A YouTube for artists

DeviantArt, which hosts a wide range of user-generated artwork, may well be the most popular site you've never heard of.

DeviantArt gets 1.5 billion page views a month, making it one of the most popular Web sites that many people have never even heard of.

Despite the name, only a fraction of the art on the site is what might be labeled deviant. In reality, the site boasts millions of user-uploaded works of art, everything from photography to 3D digital conceptual art to old-fashioned canvas-and-paint portraits.

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Think of it as a YouTube for artists trying to show their own work. Pieces can be viewed, commented on, even added to a user's own gallery of favorites. The range of work defies characterization, but there is a heavy dose of cartooning and fantasy art as well as some adult content, which is blocked for unregistered users.

In some cases, artists have posted their digital leftovers in a "stock" pile that other artists can use as the genesis for their own work.

The site's goal, in a nutshell, is to democratize and inspire art.

British photographer and art student Lara Jade said it's the community of artists and diversity of artwork that drew her to the site back in 2004.

"Everyone can post their work, no matter what medium they work in," Jade said in an e-mail interview. "There's also the opportunity to get feedback and suggestions on your work from peers."

In a few cases, she said, she's worked in collaboration with other DeviantArt creators.

The downside, she said, is sometimes she finds that her work is being used by someone else without her permission and in ways she never intended. In the worst case, she said, she found her work used as the cover for a porn DVD. (She's suing over that one.)

Despite that, Jade continues to post on the site, particularly because of the feedback she gets from the large community of artists and art devotees.

"When I first started out, my work was very amateurish as I was just beginning to experiment with photography and Adobe Photoshop," she said. "Most of the helpful critiques I've received from other artists on DeviantArt have made me want to try new things and continue to improve the quality of my work," she said.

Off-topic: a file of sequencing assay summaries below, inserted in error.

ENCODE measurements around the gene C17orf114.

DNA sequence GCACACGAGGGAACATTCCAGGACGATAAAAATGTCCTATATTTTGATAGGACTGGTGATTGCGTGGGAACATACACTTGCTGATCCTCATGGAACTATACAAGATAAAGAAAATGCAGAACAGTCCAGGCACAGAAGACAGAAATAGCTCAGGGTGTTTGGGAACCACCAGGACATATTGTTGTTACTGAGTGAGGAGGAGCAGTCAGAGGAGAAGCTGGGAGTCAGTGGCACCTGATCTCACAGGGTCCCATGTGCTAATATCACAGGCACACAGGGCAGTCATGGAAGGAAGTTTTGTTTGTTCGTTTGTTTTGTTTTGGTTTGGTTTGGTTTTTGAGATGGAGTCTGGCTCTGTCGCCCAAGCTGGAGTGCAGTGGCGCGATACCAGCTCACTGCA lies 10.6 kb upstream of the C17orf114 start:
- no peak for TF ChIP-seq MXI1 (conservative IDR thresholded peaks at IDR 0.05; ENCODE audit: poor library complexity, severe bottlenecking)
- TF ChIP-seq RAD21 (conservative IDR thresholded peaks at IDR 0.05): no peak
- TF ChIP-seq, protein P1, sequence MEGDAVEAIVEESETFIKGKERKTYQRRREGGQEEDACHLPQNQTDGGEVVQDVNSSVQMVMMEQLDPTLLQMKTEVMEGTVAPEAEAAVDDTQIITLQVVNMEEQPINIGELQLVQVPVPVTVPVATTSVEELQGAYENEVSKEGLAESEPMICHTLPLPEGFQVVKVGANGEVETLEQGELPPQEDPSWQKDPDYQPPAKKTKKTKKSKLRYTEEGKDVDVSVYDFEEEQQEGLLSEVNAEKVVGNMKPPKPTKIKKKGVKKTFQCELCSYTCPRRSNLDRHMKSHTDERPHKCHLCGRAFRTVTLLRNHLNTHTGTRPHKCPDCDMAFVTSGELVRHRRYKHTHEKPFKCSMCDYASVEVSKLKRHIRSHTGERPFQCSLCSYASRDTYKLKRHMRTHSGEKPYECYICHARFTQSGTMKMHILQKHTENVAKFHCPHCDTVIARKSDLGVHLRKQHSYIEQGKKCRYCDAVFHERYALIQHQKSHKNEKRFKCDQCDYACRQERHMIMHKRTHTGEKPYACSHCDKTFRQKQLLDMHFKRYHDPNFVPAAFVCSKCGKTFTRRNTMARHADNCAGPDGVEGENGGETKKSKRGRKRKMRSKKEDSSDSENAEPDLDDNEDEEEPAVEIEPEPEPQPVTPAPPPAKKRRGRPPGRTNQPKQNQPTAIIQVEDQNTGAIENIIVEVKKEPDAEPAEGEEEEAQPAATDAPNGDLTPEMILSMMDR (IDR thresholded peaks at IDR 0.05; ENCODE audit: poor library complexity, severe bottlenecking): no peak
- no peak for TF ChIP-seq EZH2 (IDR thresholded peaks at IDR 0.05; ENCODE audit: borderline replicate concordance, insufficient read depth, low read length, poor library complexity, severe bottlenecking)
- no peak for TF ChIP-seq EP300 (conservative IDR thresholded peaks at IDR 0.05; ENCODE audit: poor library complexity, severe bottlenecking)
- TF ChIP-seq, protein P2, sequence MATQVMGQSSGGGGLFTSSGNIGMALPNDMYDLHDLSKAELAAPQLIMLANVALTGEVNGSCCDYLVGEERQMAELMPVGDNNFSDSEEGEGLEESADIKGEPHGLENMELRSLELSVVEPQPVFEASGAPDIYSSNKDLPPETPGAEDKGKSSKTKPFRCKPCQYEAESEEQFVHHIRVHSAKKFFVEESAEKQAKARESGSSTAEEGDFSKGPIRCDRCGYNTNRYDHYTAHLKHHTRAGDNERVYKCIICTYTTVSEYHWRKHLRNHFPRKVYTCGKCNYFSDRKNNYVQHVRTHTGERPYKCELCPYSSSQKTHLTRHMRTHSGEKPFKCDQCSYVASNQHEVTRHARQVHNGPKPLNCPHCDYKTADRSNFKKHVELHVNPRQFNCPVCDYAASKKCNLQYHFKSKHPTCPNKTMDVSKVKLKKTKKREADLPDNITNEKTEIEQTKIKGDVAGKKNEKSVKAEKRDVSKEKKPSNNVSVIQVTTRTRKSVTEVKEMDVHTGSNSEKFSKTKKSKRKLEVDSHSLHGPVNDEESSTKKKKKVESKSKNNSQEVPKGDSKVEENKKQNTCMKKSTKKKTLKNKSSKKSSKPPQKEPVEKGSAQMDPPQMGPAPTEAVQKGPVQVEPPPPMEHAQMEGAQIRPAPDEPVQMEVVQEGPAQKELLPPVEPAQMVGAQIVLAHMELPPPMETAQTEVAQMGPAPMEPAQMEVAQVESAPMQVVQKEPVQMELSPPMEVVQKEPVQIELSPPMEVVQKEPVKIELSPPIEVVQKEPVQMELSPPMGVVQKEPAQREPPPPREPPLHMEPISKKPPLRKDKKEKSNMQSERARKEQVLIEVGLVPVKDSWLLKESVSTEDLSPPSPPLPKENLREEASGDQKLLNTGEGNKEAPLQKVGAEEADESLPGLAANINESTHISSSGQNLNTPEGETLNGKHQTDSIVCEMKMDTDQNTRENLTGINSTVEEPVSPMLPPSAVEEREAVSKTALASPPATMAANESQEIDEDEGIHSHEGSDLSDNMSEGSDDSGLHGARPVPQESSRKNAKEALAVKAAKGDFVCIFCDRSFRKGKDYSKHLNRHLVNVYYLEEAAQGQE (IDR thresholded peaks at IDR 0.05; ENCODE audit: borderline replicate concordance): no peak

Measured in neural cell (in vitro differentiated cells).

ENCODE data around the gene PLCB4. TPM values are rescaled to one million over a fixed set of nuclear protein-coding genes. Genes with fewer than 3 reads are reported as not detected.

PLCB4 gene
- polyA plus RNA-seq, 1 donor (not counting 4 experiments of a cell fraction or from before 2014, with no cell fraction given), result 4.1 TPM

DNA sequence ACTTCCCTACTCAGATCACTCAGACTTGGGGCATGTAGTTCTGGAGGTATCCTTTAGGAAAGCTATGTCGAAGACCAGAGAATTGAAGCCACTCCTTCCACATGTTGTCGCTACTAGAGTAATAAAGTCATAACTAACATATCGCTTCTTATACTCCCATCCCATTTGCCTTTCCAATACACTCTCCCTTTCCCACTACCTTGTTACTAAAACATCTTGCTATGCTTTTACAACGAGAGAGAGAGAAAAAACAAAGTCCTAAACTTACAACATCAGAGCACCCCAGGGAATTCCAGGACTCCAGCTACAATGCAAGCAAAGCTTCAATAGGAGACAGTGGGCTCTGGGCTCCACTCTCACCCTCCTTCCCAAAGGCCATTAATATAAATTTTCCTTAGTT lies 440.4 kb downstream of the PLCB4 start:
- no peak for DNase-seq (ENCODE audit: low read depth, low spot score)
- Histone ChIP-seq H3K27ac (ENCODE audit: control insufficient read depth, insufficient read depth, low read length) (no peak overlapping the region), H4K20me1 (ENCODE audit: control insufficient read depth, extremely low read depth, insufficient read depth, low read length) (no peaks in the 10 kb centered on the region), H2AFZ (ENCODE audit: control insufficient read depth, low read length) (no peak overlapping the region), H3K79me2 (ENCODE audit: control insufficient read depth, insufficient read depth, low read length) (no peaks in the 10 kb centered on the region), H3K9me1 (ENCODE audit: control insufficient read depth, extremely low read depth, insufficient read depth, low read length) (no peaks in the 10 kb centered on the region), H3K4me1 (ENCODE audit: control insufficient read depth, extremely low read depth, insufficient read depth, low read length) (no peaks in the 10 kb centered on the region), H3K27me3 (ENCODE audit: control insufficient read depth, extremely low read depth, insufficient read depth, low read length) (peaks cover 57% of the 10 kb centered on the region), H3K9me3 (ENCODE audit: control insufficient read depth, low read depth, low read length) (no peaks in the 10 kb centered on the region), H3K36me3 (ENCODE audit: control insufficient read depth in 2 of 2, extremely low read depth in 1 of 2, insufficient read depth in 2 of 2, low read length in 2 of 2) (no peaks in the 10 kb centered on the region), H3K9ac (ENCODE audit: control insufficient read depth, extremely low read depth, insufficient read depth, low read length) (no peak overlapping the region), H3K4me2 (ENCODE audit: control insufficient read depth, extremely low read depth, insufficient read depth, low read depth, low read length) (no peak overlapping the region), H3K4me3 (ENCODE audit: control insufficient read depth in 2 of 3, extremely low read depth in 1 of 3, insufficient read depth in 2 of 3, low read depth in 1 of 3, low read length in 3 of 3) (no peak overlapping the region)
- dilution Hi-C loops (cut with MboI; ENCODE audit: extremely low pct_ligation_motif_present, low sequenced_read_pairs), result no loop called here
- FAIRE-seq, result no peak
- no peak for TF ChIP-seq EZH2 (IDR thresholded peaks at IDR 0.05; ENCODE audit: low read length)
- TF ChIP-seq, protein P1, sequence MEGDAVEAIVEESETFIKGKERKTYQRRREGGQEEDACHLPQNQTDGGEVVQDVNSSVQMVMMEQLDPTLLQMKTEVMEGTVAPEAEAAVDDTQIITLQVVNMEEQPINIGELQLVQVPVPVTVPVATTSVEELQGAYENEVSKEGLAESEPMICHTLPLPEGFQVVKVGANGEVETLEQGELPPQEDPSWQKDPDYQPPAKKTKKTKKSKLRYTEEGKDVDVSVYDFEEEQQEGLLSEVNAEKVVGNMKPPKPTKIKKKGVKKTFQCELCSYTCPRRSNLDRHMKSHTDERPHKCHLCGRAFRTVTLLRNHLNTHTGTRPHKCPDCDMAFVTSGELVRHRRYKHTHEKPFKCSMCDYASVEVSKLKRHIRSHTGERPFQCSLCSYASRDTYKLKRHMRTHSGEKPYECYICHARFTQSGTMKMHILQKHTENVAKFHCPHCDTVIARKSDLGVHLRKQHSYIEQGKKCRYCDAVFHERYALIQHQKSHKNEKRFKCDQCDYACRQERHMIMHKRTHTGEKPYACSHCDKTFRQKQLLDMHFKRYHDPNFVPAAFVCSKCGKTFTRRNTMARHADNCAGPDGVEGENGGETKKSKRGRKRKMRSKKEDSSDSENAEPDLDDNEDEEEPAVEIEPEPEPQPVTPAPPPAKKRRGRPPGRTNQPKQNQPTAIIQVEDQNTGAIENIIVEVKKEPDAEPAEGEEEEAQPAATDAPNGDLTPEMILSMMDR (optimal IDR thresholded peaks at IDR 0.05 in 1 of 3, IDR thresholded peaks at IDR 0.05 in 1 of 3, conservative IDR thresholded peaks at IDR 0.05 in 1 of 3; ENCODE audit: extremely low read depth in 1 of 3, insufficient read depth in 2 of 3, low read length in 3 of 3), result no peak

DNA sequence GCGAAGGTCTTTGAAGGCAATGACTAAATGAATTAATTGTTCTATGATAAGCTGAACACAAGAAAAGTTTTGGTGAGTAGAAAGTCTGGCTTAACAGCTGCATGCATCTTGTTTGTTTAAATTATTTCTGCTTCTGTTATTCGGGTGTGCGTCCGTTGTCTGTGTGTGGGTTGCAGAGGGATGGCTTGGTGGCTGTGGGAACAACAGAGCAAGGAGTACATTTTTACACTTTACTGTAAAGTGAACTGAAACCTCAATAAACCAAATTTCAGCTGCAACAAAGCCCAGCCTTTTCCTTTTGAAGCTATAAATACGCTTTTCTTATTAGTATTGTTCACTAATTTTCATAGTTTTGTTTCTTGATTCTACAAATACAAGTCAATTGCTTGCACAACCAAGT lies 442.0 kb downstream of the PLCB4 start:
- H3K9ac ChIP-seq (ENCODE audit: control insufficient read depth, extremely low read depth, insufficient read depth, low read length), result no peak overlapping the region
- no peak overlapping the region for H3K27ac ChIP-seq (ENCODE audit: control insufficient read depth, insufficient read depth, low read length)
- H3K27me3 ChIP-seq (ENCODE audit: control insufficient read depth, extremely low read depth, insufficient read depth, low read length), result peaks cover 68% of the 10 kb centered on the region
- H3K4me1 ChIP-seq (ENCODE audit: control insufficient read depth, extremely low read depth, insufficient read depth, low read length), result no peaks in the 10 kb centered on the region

DeviantArt is itself at a crossroads.

Growing to millions of artists has meant that the company and its site has had to find ways to scale its community, a challenge to the way it has done business.

"We love the way that deviantART has grown organically; artists telling artists, art lovers telling art lovers, for 7 and a half years, he said. "We grow internally in a very organic manner as well. Much of our team comes directly to us from within our (now rather huge) community."

The site has largely relied on the honor system and self-policing to ensure that artwork is used in the way it was intended. Often, though, artists put high-resolution images of their work on the site, leaving plenty of opportunity for the unscrupulous.

The site doesn't go in to details on its finances, but it is a for-profit entity that generates significant revenue--"Meeeeelllllliiiiooooonnnnnnnns!," according to co-founder and CEO Angelo Sotira.

The site is owned largely by current and former staffers--there are close to 50 full-time employees, with much of its sales reinvested in growth and new developments.

Sotira said he had been hoping the site could keep its workforce to fewer than 65 employees.

"We've been hoping to keep it under 65, but I'm afraid we're in need of quite a few more of the best and brightest this year," he said. "We'll be growing to 80."

Last week, the 8-year-old site announced that it had received its 50 millionth artist-generated submission. In January, the site had 23 million unique visitors. It also launched a feature that allows non-artists to start their own art "collection" of others' works and share it with friends.

Conceptual artist Daniel LuVisi said he has gotten a lot of work through the site, including some freelance work for some pretty big companies.

Much of his art stems from the worlds of movies and computer games, two of his other passions. "My work is mostly inspired by those...because they're the reason I'm here in the first place," he said. "Art was brought out of me from comics, cartoons, films, and games. It's definitely a huge inspiration."

LuVisi likes the exposure he gets from posting on the site, but most values the tight-knit artist community feeling.

"I just pray it never turns into a popularity contest or the likes of MySpace or Facebook," he said.

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    During her years at CNET News, Ina Fried has changed beats several times, changed genders once, and covered both of the Pirates of Silicon Valley. These days, most of her attention is focused on Microsoft. E-mail Ina.

     

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